The main plot follows a couple of friends, the life-of-the-party Tyler and the writer-to-be Laura, in a modern-day Dublin that is divided between good families and wild parties, piano concerts, and drug abuse. In her 30es, Laura realizes that adult life is moving on without her and that she has been trying to write for so long without ever truly dedicating herself to it, stuck in a careless and carefree life that turned out to be her personal limbo.
Then, new questions emerge: are rugs and party-going working against her future, is she purposefully stalling, is her best friend really trying to help her?
When you add to the mix Laura’s boyfriend and newfound teetotaler, the pianist Joe, the situation becomes even more complicated and relationships start to falter. In this journey, always in the company of her best friend and roommate Tyler, Laura will try and find a balance between who she is, what she wants, and who she wants to be.
What You’ll Need
A glass of wine can keep you company for sure, in the same way the protagonists enjoy it in a way that winks to the world of the bohemian poets who struggled to find their art. Also, a good notebook (if you are an aspiring author, perhaps,) or poetry book to enjoy after the movie might prove as the best company you could ask for, since both stand out as recurrent themes throughout the narration.
What They Say
“While they have rallied against the traditional expectations of being a woman, Laura is rattled when she falls in love with someone else. ‘Animals’ explores her conflicted and competing desires, her fight to determine her own path, and how to let go of the things you love.”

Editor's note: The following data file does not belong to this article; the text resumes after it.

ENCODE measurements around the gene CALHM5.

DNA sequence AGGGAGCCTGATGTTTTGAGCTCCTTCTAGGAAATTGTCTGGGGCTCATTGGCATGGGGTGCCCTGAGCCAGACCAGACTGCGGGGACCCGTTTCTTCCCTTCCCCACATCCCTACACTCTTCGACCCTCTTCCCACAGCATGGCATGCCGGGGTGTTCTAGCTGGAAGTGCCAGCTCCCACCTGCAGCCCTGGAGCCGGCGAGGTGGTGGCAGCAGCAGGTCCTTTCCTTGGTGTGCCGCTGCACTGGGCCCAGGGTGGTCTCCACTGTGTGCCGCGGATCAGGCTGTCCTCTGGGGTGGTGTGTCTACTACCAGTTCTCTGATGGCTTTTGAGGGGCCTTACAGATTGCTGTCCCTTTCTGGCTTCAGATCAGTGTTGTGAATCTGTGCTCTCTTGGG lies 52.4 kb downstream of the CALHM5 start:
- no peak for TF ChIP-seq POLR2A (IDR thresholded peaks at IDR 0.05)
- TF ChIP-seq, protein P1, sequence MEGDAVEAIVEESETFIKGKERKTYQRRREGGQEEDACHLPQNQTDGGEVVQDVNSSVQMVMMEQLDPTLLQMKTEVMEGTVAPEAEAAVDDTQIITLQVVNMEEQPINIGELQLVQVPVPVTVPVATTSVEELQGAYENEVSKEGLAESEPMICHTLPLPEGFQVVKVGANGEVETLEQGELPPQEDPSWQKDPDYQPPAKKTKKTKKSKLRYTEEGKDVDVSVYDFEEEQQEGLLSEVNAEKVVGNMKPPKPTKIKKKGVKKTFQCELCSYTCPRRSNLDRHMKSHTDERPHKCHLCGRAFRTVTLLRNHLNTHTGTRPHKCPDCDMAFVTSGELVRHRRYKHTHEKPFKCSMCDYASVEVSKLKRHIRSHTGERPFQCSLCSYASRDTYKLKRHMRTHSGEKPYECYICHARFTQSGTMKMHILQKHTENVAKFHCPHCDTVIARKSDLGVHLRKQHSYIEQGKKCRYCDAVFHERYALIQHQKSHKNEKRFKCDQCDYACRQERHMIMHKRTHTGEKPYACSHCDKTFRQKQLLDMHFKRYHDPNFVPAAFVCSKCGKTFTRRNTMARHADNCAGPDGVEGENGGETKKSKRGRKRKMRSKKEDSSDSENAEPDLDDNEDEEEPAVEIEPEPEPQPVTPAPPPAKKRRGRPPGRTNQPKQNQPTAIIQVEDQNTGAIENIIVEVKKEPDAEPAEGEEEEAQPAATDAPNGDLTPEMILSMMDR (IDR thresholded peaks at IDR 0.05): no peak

In an all-female team, the expectations and hopes for this adaptation were high, and the women involved were positive that the movie was going in the right direction.
Regarding the teamwork, Director Sophie Hyde said: “Then, of course, I met Emma and producer Sarah Brocklehurst, and those women responded to the version of the film I was interested in and gave me confidence in what we could make. They are both excellent and inspired me to want to tell the story.”
Also, the production itself presented a lot of challenges, also because it is an Australian-Irish co-production and this, of course, is bound to be a physical and financial challenge: however, both Countries worked enthusiastically at the project, pouring everything they had and all the necessary effort to make this movie come to life.
“It was also a big challenge to finance a female-led story,” The director revealed, even though it was surely worth it: “Emma’s novel is a celebration of a female friendship and an examination of being a modern woman, a woman with faults and longings, aspirations and competing desires…I couldn’t be more thrilled to be working with both Holliday and Alia to bring two characters to the screen who are funny, disturbing, charming, and nuanced, and I am delighted to bring this ‘Animals’ world to life with an exceptional team from both Ireland and Australia.”
One Last Thing…
One funny coincidence? Caitlin Moran once described the 2014 novel of the same name as “‘Withnail and I‘ with girls” and the movie development begun in 2017, on the 30th Anniversary year of the movie ‘Withnail and I’ (1987). Isn’t this fate!
Also, the atmosphere of “Animals” is completed by a compelling and complex score (by Zoë Barry and Jed Palmer), which inevitably alternates disco music to piano concerts. A score in which silence of the alleys at night, the cab rides with silent drivers, the sound of “death approaching sold as tranquility” of the suburbs all play an important part, leaving the audience holding its breath without even noticing.